The musical bio-pic is experiencing a resurgence as of late. Ray, Walk the Line and La Vie En Rose have all collected Oscars for their principle cast members, while the first two grossed heavily at the box office. The next film of this ilk to emerge is I’m Not There, maybe the most eagerly awaited of them all. For a start, the subject is Bob Dylan who has a following of fans and pop-cultural significance matched only by maybe a Lennon or Presley. Furthermore, Todd Haynes, who comes with a reputation of creative individuality (evidenced by his decision to portray Dylan with a range of actors, the facet that has drawn the film the most attention) helms the piece.
All the actors utilised acquit themselves well and through this device Dylan is successfully portrayed as a complex individual who went through many personal changes. Cate Blanchett’s portrayal of mid 60’s folk-rock era Dylan has garnered the most praise and it is all justified. Her performance is more than a ‘butch it up’ gimmick, she captures his mannerisms expertly and is also convincing in portraying the broadest range of emotions demanded of any cast member. Heath Ledger shows what a massive loss he is to the movie going public, whilst Christian Bale was impressive in the shorter amount of screen time he was allowed. Meanwhile, the child actor (Marcus Carl Franklin) who played Woody Guthrie almost upstages all his more well-known cast members.
Todd Haynes supplements the fine acting with almost every cinematic trick in the book. Most are them are effective in giving the film an adventurous visual quality, with only the mockumentary sequences falling short of the mark. A friend suggested they were reminiscent of folk music comedy A Mighty Wind and in retrospect I think he was right, which is a significant drawback when the moments in question were intended as deadly serious.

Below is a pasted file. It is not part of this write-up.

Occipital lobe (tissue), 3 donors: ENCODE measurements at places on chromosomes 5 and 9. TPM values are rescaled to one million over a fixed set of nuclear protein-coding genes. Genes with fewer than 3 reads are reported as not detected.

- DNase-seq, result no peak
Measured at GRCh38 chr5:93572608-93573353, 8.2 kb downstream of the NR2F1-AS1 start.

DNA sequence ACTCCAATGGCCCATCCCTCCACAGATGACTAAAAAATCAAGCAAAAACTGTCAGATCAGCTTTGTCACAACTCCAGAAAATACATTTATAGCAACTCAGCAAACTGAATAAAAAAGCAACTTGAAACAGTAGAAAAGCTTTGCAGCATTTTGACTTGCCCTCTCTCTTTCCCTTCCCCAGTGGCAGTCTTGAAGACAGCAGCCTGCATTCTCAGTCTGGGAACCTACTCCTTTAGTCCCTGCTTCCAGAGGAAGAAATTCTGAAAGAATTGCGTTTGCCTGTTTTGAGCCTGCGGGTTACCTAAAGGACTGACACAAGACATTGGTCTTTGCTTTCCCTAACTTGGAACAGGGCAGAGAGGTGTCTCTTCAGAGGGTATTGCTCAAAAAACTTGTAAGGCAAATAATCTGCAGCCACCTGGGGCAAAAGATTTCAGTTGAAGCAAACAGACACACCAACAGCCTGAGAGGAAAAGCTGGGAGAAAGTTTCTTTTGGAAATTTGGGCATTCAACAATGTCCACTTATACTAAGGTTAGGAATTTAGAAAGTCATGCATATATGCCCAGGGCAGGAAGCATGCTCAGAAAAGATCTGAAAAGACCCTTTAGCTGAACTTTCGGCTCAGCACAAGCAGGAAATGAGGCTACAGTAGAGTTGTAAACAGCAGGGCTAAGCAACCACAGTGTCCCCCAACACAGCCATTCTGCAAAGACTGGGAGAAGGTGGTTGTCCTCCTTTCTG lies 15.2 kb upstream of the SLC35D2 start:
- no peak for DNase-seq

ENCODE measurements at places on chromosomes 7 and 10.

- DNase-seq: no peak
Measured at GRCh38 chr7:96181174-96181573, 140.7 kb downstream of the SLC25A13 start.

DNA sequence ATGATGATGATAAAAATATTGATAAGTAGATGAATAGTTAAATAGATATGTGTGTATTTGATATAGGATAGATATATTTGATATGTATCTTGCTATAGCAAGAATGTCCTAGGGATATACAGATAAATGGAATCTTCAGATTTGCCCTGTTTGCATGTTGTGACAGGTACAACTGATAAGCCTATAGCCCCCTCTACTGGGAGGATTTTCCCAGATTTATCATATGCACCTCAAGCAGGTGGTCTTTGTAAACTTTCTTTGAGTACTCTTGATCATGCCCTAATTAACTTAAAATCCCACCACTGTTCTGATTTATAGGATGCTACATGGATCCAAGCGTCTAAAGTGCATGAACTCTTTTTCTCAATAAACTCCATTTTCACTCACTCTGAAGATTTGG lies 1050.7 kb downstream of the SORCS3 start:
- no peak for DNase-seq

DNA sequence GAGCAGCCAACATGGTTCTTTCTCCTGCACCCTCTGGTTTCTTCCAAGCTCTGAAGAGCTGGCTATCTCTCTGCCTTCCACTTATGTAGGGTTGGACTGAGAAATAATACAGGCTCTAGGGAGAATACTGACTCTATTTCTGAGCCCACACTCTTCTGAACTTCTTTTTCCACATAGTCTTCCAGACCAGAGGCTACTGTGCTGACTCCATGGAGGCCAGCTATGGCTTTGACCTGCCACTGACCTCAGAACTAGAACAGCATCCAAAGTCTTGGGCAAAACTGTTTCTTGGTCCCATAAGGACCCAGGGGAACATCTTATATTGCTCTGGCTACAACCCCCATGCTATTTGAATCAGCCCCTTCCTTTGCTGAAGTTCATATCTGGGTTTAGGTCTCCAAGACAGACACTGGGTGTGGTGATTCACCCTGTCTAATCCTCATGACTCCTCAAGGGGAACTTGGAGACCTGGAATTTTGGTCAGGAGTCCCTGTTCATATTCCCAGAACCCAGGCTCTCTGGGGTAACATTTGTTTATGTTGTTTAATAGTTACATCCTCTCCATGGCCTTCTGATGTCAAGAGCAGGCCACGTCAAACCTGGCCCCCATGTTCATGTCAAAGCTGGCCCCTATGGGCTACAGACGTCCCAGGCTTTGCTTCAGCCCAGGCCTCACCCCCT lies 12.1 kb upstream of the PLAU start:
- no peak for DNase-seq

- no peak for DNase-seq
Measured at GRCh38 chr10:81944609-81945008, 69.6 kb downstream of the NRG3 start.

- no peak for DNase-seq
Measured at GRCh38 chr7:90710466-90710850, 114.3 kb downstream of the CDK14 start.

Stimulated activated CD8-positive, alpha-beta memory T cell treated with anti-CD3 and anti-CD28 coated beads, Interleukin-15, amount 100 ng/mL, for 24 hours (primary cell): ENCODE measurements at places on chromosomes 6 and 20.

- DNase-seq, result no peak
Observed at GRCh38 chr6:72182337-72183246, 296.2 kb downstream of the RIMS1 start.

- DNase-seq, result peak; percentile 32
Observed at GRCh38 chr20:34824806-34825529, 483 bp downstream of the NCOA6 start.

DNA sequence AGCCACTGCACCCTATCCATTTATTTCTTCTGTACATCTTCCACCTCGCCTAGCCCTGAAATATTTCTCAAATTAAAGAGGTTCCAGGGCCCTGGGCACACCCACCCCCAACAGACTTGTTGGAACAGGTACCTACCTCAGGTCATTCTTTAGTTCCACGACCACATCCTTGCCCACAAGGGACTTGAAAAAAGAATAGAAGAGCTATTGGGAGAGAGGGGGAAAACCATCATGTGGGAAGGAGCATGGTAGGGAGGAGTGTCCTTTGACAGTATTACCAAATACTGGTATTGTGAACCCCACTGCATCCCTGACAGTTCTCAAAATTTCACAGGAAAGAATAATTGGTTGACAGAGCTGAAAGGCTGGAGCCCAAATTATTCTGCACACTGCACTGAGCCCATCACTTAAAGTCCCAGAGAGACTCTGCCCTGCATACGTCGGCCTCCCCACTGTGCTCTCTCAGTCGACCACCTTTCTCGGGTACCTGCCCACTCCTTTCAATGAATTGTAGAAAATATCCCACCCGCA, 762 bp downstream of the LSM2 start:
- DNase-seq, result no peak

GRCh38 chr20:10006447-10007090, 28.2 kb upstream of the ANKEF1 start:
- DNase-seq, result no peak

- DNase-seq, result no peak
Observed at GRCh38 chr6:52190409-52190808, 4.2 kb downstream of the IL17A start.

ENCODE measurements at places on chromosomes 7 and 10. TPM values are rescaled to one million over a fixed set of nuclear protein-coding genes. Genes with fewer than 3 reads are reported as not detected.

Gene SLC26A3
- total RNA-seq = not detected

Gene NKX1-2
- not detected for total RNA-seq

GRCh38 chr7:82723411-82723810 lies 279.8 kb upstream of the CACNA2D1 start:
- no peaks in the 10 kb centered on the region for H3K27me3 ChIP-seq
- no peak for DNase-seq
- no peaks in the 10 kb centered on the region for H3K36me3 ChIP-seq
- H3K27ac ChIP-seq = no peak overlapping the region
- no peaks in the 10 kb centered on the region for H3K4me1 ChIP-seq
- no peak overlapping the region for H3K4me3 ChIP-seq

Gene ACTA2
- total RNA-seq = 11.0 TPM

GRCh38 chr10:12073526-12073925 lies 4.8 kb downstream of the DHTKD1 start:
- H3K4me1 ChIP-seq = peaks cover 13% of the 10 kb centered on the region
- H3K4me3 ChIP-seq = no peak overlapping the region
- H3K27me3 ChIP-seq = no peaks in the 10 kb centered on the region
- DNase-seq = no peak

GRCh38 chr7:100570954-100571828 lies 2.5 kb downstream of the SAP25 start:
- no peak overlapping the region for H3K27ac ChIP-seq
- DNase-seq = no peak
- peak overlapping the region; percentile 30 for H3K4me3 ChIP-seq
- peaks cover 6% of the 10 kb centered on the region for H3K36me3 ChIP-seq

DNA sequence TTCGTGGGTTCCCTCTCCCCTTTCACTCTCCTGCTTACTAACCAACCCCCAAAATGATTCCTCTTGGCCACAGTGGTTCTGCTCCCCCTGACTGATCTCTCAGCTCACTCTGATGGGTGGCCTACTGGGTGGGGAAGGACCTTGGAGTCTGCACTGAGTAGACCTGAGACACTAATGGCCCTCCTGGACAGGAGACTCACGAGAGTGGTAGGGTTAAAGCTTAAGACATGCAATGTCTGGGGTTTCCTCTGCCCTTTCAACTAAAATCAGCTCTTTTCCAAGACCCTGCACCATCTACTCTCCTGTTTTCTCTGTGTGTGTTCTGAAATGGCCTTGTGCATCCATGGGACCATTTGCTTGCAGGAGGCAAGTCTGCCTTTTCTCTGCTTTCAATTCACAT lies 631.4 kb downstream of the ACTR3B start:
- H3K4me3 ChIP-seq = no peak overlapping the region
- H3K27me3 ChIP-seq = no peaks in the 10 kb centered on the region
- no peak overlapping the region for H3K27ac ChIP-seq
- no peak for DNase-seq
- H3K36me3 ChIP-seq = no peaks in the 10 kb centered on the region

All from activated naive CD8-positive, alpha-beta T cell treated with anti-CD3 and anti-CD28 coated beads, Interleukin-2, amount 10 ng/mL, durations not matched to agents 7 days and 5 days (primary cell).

Somehow, the film as a whole is less than the sum of its admittedly impressive parts. Part of this may be due to the story it tells. It wanders from episode to episode without a strong progression of events, which becomes an issue the further we go into the two hours plus running time. It is a long film, and by the end it seems like it is being dragged out for no particular reason. Added to this is the desire to recreate, even reinforce, the mythology that surrounds Bob Dylan. It is more concerned with preserving his aura than telling the audience anything about the man, a desire that could have been satisfied with a briefer piece of work.
Dylan’s legion of fans will no doubt herald it as an artistic triumph. The casual viewer, however, may be left impressed by the craftsmanship but wondering what exactly was the point of I’m Not There.